Why Base Pads? (00:00)
If you don't have base pads on your Glock magazines, you should consider having some. And there's a lot of reasons for this. First off, they give you a bunch of extra bolts in your magazines. And second, they make reloading a little bit easier. So if you're running something like a Sidecar and you have a traditional, for demonstration, I will show a traditional Glock 17 magazine or a Glock magazine 19—I don't know why you would wanna do that, if you're already carrying an extra mag, carry the extra bullets—but you have your 17 round magazine. You have this awkward little slant in the mag that Glock has done for the harsh angle of their frame. When you go to index the magazine, you find that this angle isn't super intuitive with your hand. If you replace it with a squared-off base pad like this plus two, what you end up having is something that fills the palm of your hand a little bit easier. And it's something that we've been doing for a long time. And if you're carrying an extra mag to begin with, why not have it carry a couple extra bullets?
OEM Mags (00:55)
Now I know there's aftermarket magazines out there, like the PMAG 20s, and there's some other ones out there. And what we found in shooting a lot of the aftermarket Glock magazines is we're just going back to the OEMs. They're much more reliable, or at least more reliable in general. And they're not that much more expensive than the other magazines out there. Now, if you want some of the, you know, 22 rounders, 21 rounders out there that are aftermarket, go buy those, try them out and use 'em. But for carry, we're sticking with our OEM Glock magazines, and those work really well.
Recommended Base Pads (01:25)
So what base pads do we recommend for those OEM Glock magazines? Well, we sell two here at T.REX ARMS. We have the OEM plus two that Glock has been making for a very long time. They don't require having a different spring. You literally just drop it right on there, and you're good to go. If you wanna go with a little more spice and you wanna have a little bit more bullets with a plus-five or some of the other ones out there, they generally come with a more powerful spring to enable reliability with the magazine, cuz you're, you know, lengthening the entire magazine itself and you're gonna need a little more sproing in the spring to keep the gun running.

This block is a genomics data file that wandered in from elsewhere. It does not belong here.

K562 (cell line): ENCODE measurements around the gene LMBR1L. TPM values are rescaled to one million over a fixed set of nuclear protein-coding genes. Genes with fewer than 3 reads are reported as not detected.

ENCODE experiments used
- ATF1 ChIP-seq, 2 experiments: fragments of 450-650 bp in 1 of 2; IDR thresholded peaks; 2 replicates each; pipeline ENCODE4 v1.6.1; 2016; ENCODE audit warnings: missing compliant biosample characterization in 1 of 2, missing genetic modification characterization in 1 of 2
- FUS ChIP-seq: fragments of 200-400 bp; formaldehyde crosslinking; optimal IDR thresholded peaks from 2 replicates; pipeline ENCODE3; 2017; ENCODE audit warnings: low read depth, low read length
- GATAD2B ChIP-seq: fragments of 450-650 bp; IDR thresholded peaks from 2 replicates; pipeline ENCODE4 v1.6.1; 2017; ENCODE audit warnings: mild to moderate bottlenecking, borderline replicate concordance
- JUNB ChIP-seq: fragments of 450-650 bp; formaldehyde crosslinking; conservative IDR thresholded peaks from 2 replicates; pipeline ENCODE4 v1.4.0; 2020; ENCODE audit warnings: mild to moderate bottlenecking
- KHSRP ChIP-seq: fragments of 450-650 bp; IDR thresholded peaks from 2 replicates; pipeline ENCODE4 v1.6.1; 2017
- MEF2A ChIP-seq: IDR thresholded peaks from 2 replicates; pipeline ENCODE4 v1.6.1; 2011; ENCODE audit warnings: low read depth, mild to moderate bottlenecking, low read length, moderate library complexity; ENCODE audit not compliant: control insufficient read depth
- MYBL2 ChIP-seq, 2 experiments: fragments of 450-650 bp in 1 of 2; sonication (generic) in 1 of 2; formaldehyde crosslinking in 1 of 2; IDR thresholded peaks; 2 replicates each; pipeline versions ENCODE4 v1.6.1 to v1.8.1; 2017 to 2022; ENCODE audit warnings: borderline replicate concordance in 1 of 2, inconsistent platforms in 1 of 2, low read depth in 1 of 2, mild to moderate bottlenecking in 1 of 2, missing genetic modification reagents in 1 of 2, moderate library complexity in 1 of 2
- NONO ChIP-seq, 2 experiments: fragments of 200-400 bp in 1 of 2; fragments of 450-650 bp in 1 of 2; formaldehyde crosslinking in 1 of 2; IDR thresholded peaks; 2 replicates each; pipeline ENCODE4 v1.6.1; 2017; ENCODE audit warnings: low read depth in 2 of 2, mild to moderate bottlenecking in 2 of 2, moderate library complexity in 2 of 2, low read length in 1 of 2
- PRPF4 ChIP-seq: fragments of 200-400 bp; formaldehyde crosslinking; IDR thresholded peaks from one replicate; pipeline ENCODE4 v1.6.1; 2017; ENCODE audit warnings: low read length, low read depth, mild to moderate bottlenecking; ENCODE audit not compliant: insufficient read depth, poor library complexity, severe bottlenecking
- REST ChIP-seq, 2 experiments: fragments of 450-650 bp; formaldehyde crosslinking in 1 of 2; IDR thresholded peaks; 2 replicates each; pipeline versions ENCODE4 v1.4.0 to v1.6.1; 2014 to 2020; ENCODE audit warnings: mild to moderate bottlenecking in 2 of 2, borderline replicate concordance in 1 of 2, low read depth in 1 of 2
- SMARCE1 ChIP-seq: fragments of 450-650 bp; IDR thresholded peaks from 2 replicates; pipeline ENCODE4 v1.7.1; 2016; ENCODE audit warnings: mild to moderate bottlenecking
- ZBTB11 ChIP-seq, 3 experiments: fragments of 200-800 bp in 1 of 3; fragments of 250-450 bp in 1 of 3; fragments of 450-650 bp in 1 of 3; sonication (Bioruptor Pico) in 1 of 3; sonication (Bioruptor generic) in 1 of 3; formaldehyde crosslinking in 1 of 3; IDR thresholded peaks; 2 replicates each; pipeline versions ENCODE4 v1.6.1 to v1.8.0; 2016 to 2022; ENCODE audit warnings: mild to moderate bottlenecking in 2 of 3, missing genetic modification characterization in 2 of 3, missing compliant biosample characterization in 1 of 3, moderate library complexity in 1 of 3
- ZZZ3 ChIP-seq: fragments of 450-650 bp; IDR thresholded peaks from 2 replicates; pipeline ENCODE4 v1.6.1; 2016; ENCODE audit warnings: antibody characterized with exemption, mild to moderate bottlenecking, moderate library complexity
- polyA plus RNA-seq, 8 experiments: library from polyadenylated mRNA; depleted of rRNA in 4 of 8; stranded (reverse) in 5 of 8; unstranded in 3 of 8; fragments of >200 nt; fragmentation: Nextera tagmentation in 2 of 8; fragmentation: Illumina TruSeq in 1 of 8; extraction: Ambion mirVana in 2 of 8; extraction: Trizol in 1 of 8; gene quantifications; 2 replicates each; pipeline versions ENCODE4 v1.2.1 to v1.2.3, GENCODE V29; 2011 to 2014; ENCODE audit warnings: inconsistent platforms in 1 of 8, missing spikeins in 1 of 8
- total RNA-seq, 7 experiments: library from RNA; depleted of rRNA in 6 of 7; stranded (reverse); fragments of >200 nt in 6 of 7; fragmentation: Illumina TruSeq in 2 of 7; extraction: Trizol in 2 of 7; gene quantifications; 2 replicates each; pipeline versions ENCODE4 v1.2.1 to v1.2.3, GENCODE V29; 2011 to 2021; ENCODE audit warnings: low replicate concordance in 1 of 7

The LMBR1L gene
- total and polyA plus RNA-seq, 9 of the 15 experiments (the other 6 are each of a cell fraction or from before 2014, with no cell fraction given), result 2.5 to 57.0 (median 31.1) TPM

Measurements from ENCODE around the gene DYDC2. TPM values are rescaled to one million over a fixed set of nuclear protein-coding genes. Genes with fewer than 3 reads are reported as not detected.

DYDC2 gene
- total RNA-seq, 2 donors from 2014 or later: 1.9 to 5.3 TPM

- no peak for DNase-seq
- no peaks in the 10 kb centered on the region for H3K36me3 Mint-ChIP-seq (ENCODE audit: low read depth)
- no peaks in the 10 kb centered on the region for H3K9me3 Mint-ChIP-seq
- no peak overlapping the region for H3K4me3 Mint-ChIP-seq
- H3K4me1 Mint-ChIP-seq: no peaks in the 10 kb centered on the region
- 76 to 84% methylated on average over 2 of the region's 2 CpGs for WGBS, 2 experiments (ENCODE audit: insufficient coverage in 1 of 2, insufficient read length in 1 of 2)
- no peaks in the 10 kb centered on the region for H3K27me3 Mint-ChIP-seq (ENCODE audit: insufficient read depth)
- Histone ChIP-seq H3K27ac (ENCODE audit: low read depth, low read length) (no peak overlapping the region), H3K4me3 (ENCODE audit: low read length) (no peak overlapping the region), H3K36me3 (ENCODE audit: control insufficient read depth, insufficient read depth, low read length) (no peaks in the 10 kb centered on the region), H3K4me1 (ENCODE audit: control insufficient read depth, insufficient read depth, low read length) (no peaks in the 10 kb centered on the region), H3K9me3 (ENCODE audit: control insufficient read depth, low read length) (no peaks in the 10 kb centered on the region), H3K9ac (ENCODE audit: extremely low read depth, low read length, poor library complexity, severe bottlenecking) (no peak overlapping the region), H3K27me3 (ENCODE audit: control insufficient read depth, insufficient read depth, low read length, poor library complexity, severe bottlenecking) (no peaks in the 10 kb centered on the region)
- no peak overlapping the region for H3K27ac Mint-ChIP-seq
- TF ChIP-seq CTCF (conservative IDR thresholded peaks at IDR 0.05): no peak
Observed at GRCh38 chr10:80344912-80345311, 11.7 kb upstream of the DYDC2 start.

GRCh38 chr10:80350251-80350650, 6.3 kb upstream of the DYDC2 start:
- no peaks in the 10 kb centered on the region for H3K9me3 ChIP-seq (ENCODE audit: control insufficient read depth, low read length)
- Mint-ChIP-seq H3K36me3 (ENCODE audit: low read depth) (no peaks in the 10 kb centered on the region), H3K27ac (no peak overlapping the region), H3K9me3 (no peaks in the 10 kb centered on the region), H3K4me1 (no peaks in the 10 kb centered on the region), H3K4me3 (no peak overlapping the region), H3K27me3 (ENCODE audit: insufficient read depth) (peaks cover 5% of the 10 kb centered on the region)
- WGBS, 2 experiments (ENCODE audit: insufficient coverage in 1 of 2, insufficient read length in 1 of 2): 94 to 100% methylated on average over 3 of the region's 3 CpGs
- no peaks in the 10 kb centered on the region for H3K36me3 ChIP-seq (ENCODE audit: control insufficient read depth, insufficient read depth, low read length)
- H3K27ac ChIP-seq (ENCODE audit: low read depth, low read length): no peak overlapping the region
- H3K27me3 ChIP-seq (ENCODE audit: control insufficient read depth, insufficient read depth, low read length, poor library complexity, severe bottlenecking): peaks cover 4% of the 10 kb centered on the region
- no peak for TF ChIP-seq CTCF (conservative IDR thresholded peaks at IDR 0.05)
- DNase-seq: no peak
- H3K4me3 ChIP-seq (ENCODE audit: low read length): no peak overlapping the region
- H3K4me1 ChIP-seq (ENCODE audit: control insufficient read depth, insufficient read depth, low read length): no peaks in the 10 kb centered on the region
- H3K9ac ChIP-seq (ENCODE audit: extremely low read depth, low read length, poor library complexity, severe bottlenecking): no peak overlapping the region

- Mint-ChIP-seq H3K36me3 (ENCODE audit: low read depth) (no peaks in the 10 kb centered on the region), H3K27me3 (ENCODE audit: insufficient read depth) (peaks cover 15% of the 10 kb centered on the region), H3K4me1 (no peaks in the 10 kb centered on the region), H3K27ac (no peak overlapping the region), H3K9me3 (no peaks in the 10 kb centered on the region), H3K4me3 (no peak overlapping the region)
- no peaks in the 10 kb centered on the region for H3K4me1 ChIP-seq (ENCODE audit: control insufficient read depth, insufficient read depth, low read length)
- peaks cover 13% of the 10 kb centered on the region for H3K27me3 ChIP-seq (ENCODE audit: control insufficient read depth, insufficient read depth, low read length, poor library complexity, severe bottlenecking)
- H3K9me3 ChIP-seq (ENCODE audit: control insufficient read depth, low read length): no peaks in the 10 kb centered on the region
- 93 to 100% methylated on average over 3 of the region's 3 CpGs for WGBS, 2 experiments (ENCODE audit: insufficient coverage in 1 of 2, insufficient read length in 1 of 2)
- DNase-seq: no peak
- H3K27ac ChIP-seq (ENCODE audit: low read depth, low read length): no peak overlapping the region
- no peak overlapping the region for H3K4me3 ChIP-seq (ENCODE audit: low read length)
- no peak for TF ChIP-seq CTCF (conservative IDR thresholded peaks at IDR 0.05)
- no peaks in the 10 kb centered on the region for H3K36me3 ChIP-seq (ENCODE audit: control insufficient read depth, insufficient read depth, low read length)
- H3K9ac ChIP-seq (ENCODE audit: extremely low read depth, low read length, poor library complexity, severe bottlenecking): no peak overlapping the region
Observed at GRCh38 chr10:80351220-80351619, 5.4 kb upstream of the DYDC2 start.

Removing the OEM Base Pad (02:00)
So let's actually talk about putting these base pads on a couple of Glock magazines. So we've got the Arredondo right here, which has the plus five in the spring and the little tool that we're gonna use, but we'll get into that later. First thing, we're gonna have to remove the OEM base pads on the Glock 17 magazines. Now, if you don't know, there are these little ears on the sides that have to be depressed inwards of the magazine to get the base pad off. But typically, if you're using a strong enough punch or the Glock tool, in some cases, you can ram through the small little hole, the little sort of retaining pin from the little plate that's holding everything together. If you deactivate that and shove the mag with enough force forward, that is actually going to defeat those little ears and pop the pad right off. If you're having trouble, you may have to get pliers. I don't necessarily recommend it to actually pinch the body of the magazine while also pushing on the pad itself. There are also some cool little tools out there that make removing base plates super easy. But unless you're doing hundreds of magazines, I'm not sure why you'd wanna go spend a bunch of money on one of those tools.
So punch into the base pad. You defeat that. As you can hear, the little plastic plate has now moved, probably shifted down to right here. We will see, and then we push forward, and I have the plate off. And this is where I want to keep my thumb over the top. So the entire thing doesn't go shooting to the ceiling, to the moon. And it actually didn't because the plastic plate you will see is jammed down here in the side, and it's actually kind of catching on the spring. That's fine. The entire thing will still come out like so.